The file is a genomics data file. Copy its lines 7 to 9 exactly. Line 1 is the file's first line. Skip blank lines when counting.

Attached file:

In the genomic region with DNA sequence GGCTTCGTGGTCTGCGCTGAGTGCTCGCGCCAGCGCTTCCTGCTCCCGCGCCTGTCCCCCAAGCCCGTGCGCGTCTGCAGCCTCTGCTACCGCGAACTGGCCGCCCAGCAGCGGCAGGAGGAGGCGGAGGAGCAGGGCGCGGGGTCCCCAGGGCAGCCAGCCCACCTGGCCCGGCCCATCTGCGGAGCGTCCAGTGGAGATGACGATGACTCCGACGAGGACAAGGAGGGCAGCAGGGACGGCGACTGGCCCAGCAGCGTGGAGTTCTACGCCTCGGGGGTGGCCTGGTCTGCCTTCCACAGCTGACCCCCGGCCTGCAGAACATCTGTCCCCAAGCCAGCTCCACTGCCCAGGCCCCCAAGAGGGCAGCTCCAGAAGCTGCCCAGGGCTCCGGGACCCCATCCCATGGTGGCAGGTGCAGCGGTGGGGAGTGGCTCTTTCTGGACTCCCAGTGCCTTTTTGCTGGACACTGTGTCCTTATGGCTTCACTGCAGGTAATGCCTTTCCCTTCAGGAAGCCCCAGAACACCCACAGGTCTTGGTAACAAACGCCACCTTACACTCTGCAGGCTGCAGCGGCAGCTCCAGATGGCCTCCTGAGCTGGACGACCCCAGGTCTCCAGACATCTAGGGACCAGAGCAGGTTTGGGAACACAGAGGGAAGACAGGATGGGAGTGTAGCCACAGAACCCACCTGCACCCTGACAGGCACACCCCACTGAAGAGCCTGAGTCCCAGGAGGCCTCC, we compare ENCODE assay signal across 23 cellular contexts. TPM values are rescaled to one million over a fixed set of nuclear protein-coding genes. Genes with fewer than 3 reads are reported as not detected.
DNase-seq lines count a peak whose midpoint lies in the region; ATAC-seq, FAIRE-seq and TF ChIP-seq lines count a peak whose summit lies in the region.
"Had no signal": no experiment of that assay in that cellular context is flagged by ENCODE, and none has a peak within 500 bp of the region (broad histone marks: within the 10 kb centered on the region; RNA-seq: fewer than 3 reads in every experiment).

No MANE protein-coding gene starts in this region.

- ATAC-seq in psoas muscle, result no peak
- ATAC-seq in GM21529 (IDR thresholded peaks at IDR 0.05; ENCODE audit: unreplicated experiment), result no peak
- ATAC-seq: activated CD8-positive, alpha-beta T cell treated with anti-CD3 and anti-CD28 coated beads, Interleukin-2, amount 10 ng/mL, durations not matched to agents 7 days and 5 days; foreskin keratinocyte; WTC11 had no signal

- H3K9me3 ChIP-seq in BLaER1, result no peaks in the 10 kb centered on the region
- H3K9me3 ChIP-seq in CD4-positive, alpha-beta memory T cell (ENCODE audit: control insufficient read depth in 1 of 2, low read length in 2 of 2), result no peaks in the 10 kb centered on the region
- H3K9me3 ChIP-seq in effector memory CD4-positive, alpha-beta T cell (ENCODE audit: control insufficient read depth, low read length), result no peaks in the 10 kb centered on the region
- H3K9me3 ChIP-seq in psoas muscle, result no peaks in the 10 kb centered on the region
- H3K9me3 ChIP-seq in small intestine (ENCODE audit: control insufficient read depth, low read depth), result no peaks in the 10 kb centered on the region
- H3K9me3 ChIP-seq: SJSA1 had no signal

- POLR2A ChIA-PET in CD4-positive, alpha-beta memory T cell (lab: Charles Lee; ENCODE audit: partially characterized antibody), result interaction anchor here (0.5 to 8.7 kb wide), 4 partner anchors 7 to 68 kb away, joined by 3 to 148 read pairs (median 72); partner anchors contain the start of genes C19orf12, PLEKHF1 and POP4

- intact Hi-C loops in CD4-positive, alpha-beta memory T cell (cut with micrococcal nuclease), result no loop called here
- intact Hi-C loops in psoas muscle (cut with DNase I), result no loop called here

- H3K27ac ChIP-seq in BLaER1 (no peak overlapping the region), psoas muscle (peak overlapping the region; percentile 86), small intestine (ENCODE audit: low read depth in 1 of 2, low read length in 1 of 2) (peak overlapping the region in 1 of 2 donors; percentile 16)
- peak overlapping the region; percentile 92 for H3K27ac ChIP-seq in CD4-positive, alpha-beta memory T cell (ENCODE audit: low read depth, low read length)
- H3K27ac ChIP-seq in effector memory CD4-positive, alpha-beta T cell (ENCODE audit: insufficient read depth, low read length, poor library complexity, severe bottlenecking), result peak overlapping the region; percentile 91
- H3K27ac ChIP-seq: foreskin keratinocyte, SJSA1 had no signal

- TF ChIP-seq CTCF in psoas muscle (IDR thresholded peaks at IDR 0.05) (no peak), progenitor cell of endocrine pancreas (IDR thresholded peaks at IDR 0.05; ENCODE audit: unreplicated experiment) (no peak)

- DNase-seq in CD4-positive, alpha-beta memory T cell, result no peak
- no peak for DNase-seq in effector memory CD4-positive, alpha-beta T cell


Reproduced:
- ATAC-seq: activated CD8-positive, alpha-beta T cell treated with anti-CD3 and anti-CD28 coated beads, Interleukin-2, amount 10 ng/mL, durations not matched to agents 7 days and 5 days; foreskin keratinocyte; WTC11 had no signal

- H3K9me3 ChIP-seq in BLaER1, result no peaks in the 10 kb centered on the region
- H3K9me3 ChIP-seq in CD4-positive, alpha-beta memory T cell (ENCODE audit: control insufficient read depth in 1 of 2, low read length in 2 of 2), result no peaks in the 10 kb centered on the region